Possessive pronouns

The forms of possessive pronouns vary with person and number. In English, possessive pronouns (except his and its) also have different forms depending on whether they function as determiners in a noun phrase or constitute a noun phrase on their own, i.e. function as "true" pronouns.

Determiner

Pronoun

Singular

1st person 

me

mine

2nd person 

your 

yours

3rd person 

his

his

her

hers

its

--

Plural

1st person

our

ours

2nd person 

your 

yours

3rd person 

their 

theirs

The “double” genitive

Possessive pronouns in English occur in prepositional phrases headed by of in examples like the following.

(1) Bill is a good friend of mine.  (en god vän till mig)

(2) Mary is a cousin of ours.  (en kusin till oss/vår kusin)

(3) Jane met an old friend of hers.  (en av sina gamla vänner)


The most common corresponding Swedish construction has a personal pronoun complementing the preposition till, as in the first two examples. Typically, the noun phrase containing the of-phrase has an indefinite determiner (the indefinite article, an indefinite pronoun, a numeral, etc.), but definite determiners also occur, as in (4) and (5), each of which contains an additional postmodifier in the form of a relative clause:

(4) That colleague of his that he was talking about is now dead.

(5) The only friend of hers that I have met is Laura

The construction is often referred to as the double genitive, although there is really only one element that is genitive or possessive in form. The reason the term is used is that the possessive pronoun occurs inside an of-phrase, which is used to encode relations of the same type as the genitive, but which is not in itself a genitive form. The same construction is used with a full genitive noun phrase instead of a possessive pronoun.

(6) Jim is an old friend of my father’s (of my father).

(7) Did you see that painting of Picasso’s? (of Picasso)

As these examples indicate, the genitive is not obligatory. One reason to use the double genitive is to avoid the potential ambiguity of the non-genitive version (the painting was made by Picasso or depicts Picasso). A more common alternative is to use the preposition by instead of of in cases where the prepositional complement carries a subject/agent role (a painting by Picasso).

A Swedish perspective: Forms of possessive pronouns (click to expand/contract)

In English, possessive pronouns (except his and its) have different forms depending on whether they function as determiners in a noun phrase or constitute a noun phrase on their own, i.e. function as bona fide pronouns.

In Swedish, there is no such distinction in form. On the other hand, most Swedish possessive pronouns agree in number and gender with the possessed element (min bil, mitt hus, mina bilar, mina hus).

In addition, Swedish has a special form in the third person singular and plural (sin, sitt, sina) which is reminiscent in form of the reflexive pronoun sig, and which is used only as a determiner. It is similar to the reflexive in being used with antecedents in subject position.

(1a) Kalle tog med sig sin syster till festen.

(1b) Kalle brought his sister to the party.) 


A Swedish perspective: Possessive pronoun or definite article? (click to expand/contract)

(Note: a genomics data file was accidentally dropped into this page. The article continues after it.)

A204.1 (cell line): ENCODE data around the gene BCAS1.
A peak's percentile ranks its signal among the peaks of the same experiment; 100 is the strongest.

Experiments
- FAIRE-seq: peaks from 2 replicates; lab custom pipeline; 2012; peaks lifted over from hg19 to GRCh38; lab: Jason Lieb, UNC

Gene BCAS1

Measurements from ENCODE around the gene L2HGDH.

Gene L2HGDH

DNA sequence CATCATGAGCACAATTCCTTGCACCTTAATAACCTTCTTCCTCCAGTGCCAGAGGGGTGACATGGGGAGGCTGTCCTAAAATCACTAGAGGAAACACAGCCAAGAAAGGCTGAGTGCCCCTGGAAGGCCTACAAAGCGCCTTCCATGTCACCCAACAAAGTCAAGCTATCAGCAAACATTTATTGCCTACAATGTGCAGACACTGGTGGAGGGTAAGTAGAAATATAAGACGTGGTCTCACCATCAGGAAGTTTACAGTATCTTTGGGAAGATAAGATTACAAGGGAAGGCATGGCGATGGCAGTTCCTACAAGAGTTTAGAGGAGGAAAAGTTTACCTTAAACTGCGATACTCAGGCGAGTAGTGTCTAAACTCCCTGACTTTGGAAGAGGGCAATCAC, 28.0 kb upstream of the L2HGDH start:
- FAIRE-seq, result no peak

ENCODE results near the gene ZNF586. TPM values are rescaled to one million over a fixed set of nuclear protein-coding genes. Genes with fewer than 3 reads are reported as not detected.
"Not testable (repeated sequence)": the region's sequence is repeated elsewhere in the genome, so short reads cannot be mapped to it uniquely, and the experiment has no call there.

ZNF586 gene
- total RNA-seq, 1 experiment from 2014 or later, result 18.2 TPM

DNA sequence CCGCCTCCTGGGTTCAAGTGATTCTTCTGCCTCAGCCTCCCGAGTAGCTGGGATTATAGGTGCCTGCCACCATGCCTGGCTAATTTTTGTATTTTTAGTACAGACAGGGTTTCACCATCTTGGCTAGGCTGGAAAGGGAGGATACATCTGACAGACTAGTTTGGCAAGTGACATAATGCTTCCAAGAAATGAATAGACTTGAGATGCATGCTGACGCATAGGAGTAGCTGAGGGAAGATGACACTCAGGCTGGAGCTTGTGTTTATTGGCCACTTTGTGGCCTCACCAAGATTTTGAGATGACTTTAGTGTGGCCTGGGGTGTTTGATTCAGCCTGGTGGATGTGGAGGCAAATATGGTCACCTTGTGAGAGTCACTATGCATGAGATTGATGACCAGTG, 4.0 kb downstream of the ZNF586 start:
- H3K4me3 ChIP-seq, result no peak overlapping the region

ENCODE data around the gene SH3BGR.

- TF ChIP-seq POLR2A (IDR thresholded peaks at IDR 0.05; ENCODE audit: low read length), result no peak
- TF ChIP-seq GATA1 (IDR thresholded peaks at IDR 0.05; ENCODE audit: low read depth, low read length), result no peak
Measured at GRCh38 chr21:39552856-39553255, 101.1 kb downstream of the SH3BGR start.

In most cases English and Swedish use possessive pronouns the same way, to indicate possession and other related relations. However, English consistently uses possessive pronouns when the possessed element denotes something which is intimately connected with the possessor. This includes humans’ body parts, states of mind, items of clothing, and, for non-human possessors, items that are associated with the possessor in different ways, e.g. as parts of it. In Swedish, the definite article is most natural in these cases, as illustrated in the following examples:

(1) Bill broke his leg while skiing. (bröt benet)

(2) Mary lost her mind when her house burnt down. (förlorade förståndet)

(3) James bites his fingernails. (biter på naglarna)

(4) The bus hit the bridge and lost its roof. (taket)

In cases like these, where the possessor is related to the subject of an active clause and the possessed element functions as the object, the use of the possessive pronoun is practically obligatory.

When the possessed element functions as the complement of a preposition, there are sometimes alternatives with the definite article, as in the following examples, but the possessive pronoun is common.

(5) He put his wallet back in his pocket. (Han stoppade tillbaka plånboken i fickan)

(6) I think she had something on her mind. (någonting på hjärtat)

(7) The suspect had a scar on his/the cheek. (på kinden)

English regularly uses the definite article rather than the possessive pronoun in two cases:

A) When the possessor functions as the object of a clause:

(7) The police shot the suspect in the leg.

(8) Mary took her son by the hand and crossed the street.

(9) Dean pounded Stan on the back and dragged him out.

B) When the possessor functions as the subject of a passive clause

(10) The suspect was shot in the leg.

(11) Bill was hit in the head by a bullet.

(12) Mr Jones had been kicked in the head by a mule.

To read about the passive follow this link:


A Swedish perspective: Co-ordinated possessive pronouns (click to expand/contract)

In Swedish possessive pronouns can be co-ordinated (din och min bil). English prefers to co-ordinate a noun phrase containing a possessive determiner and a possessive pronoun, as in the following examples:

(1) His America and mine differ a lot. (hans och mitt Amerika)

(5) Both his name and hers were written in blood on the wall. (hans och hennes namn)